Last month, the Chancellor, Rishi Sunak, announced a number of measures to help innovative firms survive the Coronavirus pandemic. One of these measures was the launch of a special investment fund for high-growth companies impacted by the crisis, made up of funding from government and the private sector, called the Future Fund. The government has committed to an initial £250 million in funding towards the scheme. This amount will be kept under review.

Funding applications for the Future Fund opened on 20 May 2020 and the scheme will remain open until the end of September 2020. The Future Fund will provide government loans to UK-based companies ranging from £125,000 to £5 million, subject to private investors at least matching the government commitment.

These convertible loans may be an option for businesses that rely on equity investment and are unable to access other government business support programmes because they are either pre-revenue or pre-profit.

There are a number of conditions that must be met in order to apply for a loan. For example, qualifying businesses must be an unlisted UK registered company that has raised at least £250k in equity investment in the past five years. The company must also have been incorporated on or before 31 December 2019.

Source: Department for Business, Energy & Industrial Strategy Thu, 21 May 2020 05:00:00 +0100
c884c3cb 6cea 4b4e bac6 b80993c07034 800x380 - Guidance for employers on workplace testing

Guidance for employers on workplace testing

The Information Commissioner’s Office (ICO) has published guidance for employers on workplace testing during the coronavirus pandemic. It covers the extent to which employers can carry out tests on staff on their return to work to see if they have either coronavirus or symptoms of it.

The guidance makes clear that any testing needs to comply with the GDPR and the Data Protection Act 2018, and that any personal data relating to health is special category data. The topics covered in the guidance include:

  • the lawful basis that can be used for testing employees
  • demonstrating compliance with data protection laws, including the data protection principles
  • data retention
  • data sharing
  • the exercise of data subject rights by staff
  • the data protection considerations where staff have arranged their own tests and disclose the results to their employer
  • the use of on-site temperature checks or thermal cameras for testing or monitoring staff. 
Source: Information Commissioner’s Office Wed, 20 May 2020 05:00:00 +0100
89b10051 4dd7 4faa 9f5b a1b2a0d98774 800x380 - Working safely during coronavirus

Working safely during coronavirus

The government has produced guidance to help employers, employees and the self-employed in England understand how to work safely on their return to work during the coronavirus pandemic. The so-called “COVID-19 Secure” guidance currently comprises eight separate guides covering the following workplace settings: 

  • construction and other outdoor work
  • factories, plants and warehouses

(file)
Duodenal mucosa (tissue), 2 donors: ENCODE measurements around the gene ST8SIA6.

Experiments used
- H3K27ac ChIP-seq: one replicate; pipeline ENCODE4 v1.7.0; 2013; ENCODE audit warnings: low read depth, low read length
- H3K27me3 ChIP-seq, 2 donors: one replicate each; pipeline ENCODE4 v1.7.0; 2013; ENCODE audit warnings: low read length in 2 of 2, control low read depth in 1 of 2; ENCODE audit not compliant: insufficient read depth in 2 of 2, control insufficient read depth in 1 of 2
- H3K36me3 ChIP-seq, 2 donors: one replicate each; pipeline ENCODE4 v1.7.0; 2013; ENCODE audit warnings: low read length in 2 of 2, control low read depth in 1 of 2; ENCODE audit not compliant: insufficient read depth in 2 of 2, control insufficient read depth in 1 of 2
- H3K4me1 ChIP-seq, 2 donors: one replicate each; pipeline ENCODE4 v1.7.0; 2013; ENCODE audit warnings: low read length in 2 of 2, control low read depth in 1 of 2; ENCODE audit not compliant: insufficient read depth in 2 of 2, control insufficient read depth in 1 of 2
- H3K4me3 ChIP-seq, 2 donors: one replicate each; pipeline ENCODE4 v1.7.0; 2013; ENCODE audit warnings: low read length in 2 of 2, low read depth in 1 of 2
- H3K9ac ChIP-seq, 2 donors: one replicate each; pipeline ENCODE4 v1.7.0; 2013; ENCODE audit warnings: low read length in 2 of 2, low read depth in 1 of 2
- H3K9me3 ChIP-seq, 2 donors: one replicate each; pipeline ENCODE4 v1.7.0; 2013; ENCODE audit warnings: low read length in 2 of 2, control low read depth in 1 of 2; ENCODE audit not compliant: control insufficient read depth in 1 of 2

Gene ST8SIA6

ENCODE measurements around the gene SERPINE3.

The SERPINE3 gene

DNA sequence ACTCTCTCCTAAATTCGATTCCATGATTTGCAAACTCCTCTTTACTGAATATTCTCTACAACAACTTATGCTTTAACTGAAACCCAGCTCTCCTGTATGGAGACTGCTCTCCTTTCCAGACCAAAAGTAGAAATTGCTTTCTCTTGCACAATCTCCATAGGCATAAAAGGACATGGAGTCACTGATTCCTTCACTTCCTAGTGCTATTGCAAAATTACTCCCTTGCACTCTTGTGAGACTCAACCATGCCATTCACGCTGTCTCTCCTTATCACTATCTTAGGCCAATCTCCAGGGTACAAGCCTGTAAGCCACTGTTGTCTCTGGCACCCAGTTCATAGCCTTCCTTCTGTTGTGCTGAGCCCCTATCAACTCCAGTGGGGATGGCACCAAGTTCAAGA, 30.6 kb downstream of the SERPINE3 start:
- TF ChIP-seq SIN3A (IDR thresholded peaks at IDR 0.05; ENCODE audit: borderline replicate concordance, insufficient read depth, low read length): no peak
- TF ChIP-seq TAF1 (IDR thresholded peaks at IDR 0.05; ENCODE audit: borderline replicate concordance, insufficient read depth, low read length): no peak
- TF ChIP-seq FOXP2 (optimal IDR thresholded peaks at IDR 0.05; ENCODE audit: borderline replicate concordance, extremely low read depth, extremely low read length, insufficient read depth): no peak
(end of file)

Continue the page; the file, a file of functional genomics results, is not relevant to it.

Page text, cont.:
• labs and research facilities
  • offices and contact centres
  • other people’s homes
  • restaurants offering takeaway or delivery
  • shops and branches
  • vehicles. 

Businesses that operate more than one type of workplace may need to use more than one guide. Each guide includes a downloadable notice that employers can display in their workplace to show that they have followed the guidance. Guides for workplaces that are not currently permitted to be open will be published in due course, ahead of their opening. 

There is also general guidance which applies across all workplaces that are currently allowed to open and this sets out five key points for employers to implement as soon as practicable:

  1. Employees must still work from home if they can, and employers should take all reasonable steps to help them work from home
  2. Employers should carry out a COVID-19 risk assessment, in consultation with workers or trade unions, to establish what guidelines need to be put in place and then they should share the results with their workforce (and if they have more than 50 staff, they should publish the results on their website)
  3. Workspaces should be re-designed to maintain two metres social distancing, wherever possible
  4. Where employees cannot be two metres apart, the transmission risk should be managed
  5. Cleaning processes should be reinforced.

Finally, to help employers with carrying out risk assessments, the Health and Safety Executive (HSE) has published a toolkit. The toolkit begins by setting out the steps that need to be taken by employers to manage risk and then it goes on to provide a risk assessment template document together with a number of example risk assessments covering various industries, including an office-based business, warehouse, local shop and food preparation and service. Finally, there are links to more detailed guidance for employers on managing risk.

fc2e5938 2438 4833 8c2e a6aa990bde4a 800x380 - Removing a home address from the public register

Removing a home address from the public register

Company directors and other eligible people such as company secretaries, people with significant control (PSC) and LLP members can apply to remove their personal addresses from the UK’s official company register on Companies House.